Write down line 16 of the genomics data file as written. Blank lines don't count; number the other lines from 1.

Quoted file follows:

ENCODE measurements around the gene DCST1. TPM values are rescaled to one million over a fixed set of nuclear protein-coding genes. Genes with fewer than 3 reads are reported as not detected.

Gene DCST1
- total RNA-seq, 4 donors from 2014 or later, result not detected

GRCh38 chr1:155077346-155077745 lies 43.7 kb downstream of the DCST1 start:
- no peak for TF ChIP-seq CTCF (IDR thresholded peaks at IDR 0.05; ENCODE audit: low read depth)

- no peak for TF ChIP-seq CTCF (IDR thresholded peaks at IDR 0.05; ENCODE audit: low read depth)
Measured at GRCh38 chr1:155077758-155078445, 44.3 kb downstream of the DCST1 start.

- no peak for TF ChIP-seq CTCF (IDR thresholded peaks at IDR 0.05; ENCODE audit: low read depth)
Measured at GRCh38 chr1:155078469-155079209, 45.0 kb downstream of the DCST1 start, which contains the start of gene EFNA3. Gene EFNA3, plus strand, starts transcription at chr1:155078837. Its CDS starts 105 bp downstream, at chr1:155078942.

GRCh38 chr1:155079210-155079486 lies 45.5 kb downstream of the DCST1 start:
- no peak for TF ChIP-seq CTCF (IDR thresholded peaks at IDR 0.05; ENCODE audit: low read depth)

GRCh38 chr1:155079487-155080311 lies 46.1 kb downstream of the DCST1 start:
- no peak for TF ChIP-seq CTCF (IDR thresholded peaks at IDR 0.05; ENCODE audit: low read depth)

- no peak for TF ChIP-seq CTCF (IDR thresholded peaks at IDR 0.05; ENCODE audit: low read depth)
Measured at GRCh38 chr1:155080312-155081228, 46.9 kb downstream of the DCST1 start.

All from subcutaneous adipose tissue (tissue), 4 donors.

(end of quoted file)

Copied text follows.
All from subcutaneous adipose tissue (tissue), 4 donors.